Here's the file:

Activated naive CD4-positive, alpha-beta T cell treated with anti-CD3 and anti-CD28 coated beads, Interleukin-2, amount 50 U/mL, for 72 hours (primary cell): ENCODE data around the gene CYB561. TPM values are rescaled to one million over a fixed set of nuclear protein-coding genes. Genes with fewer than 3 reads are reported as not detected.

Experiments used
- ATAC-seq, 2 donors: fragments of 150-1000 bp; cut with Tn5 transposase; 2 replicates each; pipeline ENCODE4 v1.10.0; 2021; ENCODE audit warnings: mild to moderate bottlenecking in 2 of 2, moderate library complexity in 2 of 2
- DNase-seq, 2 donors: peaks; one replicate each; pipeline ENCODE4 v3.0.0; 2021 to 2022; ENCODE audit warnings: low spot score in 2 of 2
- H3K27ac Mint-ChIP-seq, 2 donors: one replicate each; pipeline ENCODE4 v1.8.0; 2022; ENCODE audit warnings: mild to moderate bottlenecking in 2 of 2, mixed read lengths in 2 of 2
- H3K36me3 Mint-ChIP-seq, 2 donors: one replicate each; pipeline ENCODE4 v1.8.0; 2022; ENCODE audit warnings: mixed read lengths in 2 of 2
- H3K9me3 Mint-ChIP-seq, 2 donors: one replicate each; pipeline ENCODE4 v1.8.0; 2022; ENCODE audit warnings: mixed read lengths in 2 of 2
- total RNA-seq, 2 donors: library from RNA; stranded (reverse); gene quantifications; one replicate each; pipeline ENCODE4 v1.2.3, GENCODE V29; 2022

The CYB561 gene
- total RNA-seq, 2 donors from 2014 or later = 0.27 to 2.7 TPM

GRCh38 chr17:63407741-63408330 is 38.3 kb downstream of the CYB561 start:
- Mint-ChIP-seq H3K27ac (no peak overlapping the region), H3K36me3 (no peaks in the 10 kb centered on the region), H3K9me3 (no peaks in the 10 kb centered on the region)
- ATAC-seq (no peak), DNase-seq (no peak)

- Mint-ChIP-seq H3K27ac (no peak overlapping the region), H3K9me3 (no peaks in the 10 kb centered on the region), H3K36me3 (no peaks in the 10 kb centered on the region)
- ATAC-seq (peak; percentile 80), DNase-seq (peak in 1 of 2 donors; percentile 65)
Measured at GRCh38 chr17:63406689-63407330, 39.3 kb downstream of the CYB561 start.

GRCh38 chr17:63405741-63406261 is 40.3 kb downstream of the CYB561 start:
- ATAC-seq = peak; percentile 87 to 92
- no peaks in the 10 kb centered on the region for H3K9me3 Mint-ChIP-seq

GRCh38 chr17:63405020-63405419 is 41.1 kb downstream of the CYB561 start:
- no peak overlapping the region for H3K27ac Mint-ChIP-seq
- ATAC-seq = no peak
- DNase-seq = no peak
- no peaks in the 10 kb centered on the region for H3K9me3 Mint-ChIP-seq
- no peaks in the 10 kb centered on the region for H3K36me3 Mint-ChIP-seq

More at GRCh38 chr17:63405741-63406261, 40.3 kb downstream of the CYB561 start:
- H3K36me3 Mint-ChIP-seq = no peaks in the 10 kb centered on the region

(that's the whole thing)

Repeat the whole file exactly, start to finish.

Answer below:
Activated naive CD4-positive, alpha-beta T cell treated with anti-CD3 and anti-CD28 coated beads, Interleukin-2, amount 50 U/mL, for 72 hours (primary cell): ENCODE data around the gene CYB561. TPM values are rescaled to one million over a fixed set of nuclear protein-coding genes. Genes with fewer than 3 reads are reported as not detected.

Experiments used
- ATAC-seq, 2 donors: fragments of 150-1000 bp; cut with Tn5 transposase; 2 replicates each; pipeline ENCODE4 v1.10.0; 2021; ENCODE audit warnings: mild to moderate bottlenecking in 2 of 2, moderate library complexity in 2 of 2
- DNase-seq, 2 donors: peaks; one replicate each; pipeline ENCODE4 v3.0.0; 2021 to 2022; ENCODE audit warnings: low spot score in 2 of 2
- H3K27ac Mint-ChIP-seq, 2 donors: one replicate each; pipeline ENCODE4 v1.8.0; 2022; ENCODE audit warnings: mild to moderate bottlenecking in 2 of 2, mixed read lengths in 2 of 2
- H3K36me3 Mint-ChIP-seq, 2 donors: one replicate each; pipeline ENCODE4 v1.8.0; 2022; ENCODE audit warnings: mixed read lengths in 2 of 2
- H3K9me3 Mint-ChIP-seq, 2 donors: one replicate each; pipeline ENCODE4 v1.8.0; 2022; ENCODE audit warnings: mixed read lengths in 2 of 2
- total RNA-seq, 2 donors: library from RNA; stranded (reverse); gene quantifications; one replicate each; pipeline ENCODE4 v1.2.3, GENCODE V29; 2022

The CYB561 gene
- total RNA-seq, 2 donors from 2014 or later = 0.27 to 2.7 TPM

GRCh38 chr17:63407741-63408330 is 38.3 kb downstream of the CYB561 start:
- Mint-ChIP-seq H3K27ac (no peak overlapping the region), H3K36me3 (no peaks in the 10 kb centered on the region), H3K9me3 (no peaks in the 10 kb centered on the region)
- ATAC-seq (no peak), DNase-seq (no peak)

- Mint-ChIP-seq H3K27ac (no peak overlapping the region), H3K9me3 (no peaks in the 10 kb centered on the region), H3K36me3 (no peaks in the 10 kb centered on the region)
- ATAC-seq (peak; percentile 80), DNase-seq (peak in 1 of 2 donors; percentile 65)
Measured at GRCh38 chr17:63406689-63407330, 39.3 kb downstream of the CYB561 start.

GRCh38 chr17:63405741-63406261 is 40.3 kb downstream of the CYB561 start:
- ATAC-seq = peak; percentile 87 to 92
- no peaks in the 10 kb centered on the region for H3K9me3 Mint-ChIP-seq

GRCh38 chr17:63405020-63405419 is 41.1 kb downstream of the CYB561 start:
- no peak overlapping the region for H3K27ac Mint-ChIP-seq
- ATAC-seq = no peak
- DNase-seq = no peak
- no peaks in the 10 kb centered on the region for H3K9me3 Mint-ChIP-seq
- no peaks in the 10 kb centered on the region for H3K36me3 Mint-ChIP-seq

More at GRCh38 chr17:63405741-63406261, 40.3 kb downstream of the CYB561 start:
- H3K36me3 Mint-ChIP-seq = no peaks in the 10 kb centered on the region